Utilization of the present invention now makes it unnecessary to remove the acid wash fluid from the digester prior to discharging the digested titaniferous iron ores and the like and, even in those instances where the digestion or leaching is accomplished in two or more stages, it is no longer necessary to remove or decant the acid wash fluid utilized in the last digestion stage prior to discharging the digested titaniferous iron ores and the like. Thus, this invention provides a more economical and more efficient process since it eliminates the final decanting step in the digestion stage and thereby reduces the time required for the digestion stage i.e., it provides an overall reduction in the total cycle time required to process the titaniferous iron ores or the like. The total cycle time is reduced in accordance with the present invention as a result of the reduction in the amount of time required to discharge the digested material from the digester. In addition, the digested material may be discharged from the present digester in a manner which results in reduced pipe plugging and pumping problems. The discharging material may be connected directly to the downstream process apparatus whereby the movement of the digested material from the batch type process of the digester to the continuous type downstream apparatus is accomplished in a more efficient manner. The present invention also results in reduced space requirements for storing and accommodating the apparatus necessary to discharge the digester.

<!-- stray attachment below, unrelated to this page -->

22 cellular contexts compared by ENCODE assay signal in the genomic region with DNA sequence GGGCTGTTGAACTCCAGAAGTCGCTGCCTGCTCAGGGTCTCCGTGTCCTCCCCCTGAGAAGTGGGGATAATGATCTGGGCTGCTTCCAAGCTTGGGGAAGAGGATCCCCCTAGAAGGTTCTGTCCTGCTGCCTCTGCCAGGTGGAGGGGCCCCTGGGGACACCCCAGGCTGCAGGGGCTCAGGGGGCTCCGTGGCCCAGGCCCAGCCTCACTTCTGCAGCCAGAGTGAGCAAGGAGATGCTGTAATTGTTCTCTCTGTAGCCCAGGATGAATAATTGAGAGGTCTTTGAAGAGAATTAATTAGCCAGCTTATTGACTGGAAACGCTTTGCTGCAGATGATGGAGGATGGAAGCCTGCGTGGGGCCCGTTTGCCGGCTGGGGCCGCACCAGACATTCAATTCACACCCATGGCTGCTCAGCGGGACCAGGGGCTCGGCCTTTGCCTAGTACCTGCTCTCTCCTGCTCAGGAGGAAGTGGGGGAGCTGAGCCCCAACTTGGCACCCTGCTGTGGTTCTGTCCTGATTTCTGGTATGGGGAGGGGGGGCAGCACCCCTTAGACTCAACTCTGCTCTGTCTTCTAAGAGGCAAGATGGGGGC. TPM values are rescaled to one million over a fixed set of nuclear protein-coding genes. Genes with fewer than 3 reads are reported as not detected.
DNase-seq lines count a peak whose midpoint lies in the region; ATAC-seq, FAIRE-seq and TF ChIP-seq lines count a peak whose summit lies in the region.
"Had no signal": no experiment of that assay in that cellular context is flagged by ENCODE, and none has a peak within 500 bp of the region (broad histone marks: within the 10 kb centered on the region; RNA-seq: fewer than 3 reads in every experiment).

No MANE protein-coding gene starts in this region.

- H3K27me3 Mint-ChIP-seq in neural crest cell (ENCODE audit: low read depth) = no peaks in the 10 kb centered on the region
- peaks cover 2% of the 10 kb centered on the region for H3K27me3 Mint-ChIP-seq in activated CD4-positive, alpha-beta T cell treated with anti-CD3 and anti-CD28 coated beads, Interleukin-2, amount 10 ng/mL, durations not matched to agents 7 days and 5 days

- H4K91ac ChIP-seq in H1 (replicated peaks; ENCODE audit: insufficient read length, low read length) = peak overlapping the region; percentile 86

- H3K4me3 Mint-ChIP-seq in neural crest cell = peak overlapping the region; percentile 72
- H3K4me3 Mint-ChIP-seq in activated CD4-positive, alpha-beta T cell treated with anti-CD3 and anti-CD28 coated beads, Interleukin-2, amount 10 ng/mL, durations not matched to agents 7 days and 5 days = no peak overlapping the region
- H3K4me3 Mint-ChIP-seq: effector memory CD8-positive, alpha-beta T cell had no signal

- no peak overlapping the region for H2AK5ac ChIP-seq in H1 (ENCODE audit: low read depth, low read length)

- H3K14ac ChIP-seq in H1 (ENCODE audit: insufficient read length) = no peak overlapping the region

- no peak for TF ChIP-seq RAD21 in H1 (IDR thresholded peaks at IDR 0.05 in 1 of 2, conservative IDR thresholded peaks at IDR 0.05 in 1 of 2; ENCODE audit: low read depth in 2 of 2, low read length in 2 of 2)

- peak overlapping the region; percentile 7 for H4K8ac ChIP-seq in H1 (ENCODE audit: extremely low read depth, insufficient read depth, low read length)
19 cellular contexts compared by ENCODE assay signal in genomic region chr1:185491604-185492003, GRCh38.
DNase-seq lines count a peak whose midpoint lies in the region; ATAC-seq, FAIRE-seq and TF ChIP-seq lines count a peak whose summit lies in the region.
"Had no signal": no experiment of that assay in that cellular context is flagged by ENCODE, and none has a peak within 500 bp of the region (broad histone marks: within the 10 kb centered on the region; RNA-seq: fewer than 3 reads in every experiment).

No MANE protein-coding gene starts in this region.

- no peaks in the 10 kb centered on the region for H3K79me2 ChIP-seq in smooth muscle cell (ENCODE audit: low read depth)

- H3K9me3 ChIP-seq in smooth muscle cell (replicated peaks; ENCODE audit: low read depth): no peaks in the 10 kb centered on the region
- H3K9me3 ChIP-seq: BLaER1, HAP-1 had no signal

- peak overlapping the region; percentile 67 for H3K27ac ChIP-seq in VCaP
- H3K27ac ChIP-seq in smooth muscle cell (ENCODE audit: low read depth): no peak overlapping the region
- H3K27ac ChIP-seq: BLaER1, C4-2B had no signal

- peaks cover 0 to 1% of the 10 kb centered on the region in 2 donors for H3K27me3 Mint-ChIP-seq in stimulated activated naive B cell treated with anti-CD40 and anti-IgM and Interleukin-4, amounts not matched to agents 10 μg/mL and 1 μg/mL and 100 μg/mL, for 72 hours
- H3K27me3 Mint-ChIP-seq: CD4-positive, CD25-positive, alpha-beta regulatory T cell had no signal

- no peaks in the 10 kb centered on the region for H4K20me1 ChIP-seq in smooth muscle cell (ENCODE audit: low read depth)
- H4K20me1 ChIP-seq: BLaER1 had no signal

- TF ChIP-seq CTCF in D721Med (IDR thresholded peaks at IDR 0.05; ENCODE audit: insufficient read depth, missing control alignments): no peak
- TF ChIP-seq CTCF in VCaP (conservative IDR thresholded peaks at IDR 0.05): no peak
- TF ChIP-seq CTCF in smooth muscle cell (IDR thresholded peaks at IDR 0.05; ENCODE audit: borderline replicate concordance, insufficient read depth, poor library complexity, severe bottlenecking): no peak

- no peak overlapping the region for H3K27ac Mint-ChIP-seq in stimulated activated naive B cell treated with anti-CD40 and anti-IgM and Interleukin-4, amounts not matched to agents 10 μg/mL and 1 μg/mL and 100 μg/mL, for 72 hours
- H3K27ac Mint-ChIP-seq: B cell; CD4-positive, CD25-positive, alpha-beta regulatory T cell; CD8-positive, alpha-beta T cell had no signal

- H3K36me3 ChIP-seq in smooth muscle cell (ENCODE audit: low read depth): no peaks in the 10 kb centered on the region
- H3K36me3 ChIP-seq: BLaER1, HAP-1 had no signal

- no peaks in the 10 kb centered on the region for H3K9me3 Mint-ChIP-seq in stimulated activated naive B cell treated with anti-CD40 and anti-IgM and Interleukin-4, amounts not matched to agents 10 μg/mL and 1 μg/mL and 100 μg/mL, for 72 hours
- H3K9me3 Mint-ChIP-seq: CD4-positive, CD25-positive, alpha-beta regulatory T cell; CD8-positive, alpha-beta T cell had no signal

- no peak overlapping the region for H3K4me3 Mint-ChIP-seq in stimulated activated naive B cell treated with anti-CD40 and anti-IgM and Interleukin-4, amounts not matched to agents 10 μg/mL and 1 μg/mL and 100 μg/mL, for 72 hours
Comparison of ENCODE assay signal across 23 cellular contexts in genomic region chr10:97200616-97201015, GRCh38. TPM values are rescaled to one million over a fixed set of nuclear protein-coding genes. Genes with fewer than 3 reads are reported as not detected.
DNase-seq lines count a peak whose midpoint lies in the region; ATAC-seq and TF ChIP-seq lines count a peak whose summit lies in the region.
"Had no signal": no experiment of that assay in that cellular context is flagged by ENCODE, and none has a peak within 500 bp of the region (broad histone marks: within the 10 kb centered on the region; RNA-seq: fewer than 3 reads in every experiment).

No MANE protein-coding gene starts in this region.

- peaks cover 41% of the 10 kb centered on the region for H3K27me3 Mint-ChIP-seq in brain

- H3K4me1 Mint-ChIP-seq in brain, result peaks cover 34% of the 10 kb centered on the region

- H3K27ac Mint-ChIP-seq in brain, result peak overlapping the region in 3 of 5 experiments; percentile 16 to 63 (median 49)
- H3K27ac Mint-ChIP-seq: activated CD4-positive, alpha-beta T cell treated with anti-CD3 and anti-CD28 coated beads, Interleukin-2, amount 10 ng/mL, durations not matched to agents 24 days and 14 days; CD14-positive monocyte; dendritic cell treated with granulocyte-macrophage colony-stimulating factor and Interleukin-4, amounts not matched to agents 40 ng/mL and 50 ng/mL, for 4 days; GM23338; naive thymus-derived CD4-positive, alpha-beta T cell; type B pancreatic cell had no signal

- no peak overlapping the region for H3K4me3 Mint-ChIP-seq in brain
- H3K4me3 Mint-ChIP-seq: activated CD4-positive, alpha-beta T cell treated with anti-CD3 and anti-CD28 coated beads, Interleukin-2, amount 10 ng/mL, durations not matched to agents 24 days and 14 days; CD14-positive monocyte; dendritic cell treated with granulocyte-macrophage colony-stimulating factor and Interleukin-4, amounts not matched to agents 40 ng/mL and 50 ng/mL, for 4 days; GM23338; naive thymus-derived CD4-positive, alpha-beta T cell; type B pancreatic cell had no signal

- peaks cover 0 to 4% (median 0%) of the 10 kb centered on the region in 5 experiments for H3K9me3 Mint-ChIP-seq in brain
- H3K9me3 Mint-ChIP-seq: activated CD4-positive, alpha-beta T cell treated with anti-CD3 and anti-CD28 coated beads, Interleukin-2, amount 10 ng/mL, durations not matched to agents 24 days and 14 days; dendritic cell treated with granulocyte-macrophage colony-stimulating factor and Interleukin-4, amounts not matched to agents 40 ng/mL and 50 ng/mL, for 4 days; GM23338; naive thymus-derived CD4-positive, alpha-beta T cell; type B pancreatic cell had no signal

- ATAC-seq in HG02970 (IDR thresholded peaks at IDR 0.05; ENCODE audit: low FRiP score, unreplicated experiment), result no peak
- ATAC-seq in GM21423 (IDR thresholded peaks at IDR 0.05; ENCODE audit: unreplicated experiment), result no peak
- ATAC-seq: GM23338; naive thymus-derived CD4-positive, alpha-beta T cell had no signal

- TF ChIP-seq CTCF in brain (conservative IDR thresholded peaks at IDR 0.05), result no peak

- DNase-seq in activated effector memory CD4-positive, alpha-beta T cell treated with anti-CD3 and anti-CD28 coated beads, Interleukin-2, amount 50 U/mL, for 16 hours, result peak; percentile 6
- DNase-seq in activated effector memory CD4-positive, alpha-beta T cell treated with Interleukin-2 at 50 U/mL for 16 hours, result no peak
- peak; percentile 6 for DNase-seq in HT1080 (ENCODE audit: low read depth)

It will be appreciated that, in one aspect, the present invention provides an improved process for the beneficiation of titaniferous iron ores and the like and, in another aspect, provides an improved process for operating an improved digester provided with improved discharge apparatus.